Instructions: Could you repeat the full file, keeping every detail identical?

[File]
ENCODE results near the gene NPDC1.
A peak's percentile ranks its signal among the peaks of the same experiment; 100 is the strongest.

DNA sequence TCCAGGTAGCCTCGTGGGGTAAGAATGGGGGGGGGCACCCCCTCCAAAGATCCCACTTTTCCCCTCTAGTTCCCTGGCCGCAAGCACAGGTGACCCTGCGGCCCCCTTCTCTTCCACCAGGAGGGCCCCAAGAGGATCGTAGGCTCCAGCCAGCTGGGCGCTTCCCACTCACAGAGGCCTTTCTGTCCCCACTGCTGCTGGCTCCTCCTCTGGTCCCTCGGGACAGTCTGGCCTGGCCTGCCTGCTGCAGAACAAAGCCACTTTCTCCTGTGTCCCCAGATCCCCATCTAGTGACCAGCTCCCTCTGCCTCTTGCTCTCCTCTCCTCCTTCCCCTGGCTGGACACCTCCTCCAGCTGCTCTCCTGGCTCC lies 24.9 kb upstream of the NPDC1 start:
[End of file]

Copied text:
ENCODE results near the gene NPDC1.
A peak's percentile ranks its signal among the peaks of the same experiment; 100 is the strongest.

DNA sequence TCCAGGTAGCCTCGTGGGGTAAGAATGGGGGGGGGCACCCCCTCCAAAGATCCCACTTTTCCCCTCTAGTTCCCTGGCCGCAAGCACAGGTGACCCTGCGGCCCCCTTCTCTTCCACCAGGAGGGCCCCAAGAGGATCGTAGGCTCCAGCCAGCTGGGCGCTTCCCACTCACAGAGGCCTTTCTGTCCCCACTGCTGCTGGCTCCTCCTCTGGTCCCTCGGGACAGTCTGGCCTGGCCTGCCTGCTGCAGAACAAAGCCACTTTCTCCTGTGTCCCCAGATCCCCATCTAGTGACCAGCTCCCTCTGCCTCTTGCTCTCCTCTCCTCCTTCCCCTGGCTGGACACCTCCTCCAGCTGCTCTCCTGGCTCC lies 24.9 kb upstream of the NPDC1 start: